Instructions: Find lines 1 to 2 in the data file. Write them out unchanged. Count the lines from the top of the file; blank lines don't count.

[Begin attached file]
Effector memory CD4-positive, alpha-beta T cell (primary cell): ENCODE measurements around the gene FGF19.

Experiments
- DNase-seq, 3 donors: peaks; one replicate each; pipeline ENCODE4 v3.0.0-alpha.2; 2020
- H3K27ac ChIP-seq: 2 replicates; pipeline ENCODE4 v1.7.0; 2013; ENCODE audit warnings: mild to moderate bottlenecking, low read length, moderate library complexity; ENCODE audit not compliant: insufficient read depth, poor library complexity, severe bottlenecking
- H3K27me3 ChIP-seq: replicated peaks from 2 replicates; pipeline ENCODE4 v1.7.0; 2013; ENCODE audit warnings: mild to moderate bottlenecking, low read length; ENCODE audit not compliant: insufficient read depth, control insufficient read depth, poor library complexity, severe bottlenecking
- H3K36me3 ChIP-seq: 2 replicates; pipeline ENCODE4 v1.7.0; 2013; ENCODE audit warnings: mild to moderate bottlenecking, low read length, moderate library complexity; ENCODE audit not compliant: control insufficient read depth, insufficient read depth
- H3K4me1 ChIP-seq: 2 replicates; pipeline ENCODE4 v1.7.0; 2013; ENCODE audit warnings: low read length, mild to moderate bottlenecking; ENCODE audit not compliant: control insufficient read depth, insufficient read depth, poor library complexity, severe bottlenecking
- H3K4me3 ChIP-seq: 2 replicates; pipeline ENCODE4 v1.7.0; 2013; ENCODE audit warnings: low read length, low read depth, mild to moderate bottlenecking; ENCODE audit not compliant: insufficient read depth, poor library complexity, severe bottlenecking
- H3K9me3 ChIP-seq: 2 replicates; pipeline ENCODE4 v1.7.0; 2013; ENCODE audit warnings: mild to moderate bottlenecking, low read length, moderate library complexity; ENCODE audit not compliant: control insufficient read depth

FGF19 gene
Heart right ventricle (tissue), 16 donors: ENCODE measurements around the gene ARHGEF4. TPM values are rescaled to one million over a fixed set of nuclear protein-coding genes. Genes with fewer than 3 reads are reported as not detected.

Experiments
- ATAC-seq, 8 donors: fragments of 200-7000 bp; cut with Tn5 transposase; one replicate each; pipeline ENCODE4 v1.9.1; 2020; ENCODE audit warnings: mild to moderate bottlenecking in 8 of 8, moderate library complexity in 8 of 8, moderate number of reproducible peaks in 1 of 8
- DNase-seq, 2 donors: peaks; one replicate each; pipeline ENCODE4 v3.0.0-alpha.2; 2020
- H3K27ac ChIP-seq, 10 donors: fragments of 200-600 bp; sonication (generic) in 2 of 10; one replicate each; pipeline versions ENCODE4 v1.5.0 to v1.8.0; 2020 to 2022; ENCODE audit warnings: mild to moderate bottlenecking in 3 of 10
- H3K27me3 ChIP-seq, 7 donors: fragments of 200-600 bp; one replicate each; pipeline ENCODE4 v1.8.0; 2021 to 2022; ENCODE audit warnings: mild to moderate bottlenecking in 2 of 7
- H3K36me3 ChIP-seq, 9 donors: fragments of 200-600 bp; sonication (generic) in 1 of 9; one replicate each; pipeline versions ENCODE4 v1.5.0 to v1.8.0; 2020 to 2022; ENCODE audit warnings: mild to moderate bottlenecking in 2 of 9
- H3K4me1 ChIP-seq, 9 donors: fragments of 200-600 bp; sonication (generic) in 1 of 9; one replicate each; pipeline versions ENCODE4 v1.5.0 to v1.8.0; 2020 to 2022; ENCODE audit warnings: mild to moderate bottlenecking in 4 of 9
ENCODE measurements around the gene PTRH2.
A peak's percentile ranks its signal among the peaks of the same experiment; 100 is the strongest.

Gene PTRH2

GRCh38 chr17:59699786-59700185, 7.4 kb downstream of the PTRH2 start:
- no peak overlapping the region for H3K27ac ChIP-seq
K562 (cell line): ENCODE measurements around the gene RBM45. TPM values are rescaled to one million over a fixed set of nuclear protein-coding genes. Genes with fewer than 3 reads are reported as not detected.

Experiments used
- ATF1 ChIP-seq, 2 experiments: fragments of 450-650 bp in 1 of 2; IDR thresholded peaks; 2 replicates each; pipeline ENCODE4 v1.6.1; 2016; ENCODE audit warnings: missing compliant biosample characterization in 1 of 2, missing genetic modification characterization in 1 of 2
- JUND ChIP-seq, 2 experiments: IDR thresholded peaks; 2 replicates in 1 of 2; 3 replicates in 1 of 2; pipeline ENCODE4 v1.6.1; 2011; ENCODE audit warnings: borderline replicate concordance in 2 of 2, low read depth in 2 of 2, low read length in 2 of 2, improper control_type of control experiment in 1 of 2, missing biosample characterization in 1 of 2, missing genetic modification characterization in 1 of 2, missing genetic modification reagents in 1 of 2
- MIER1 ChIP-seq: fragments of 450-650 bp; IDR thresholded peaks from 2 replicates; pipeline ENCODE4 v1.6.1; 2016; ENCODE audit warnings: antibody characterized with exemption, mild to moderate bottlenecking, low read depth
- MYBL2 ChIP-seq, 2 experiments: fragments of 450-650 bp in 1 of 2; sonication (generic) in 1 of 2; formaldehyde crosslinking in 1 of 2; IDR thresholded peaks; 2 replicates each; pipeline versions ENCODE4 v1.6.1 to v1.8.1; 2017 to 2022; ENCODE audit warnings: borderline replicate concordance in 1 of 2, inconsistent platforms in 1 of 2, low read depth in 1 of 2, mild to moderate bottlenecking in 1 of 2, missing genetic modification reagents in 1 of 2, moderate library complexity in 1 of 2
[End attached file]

Effector memory CD4-positive, alpha-beta T cell (primary cell): ENCODE measurements around the gene FGF19.

Experiments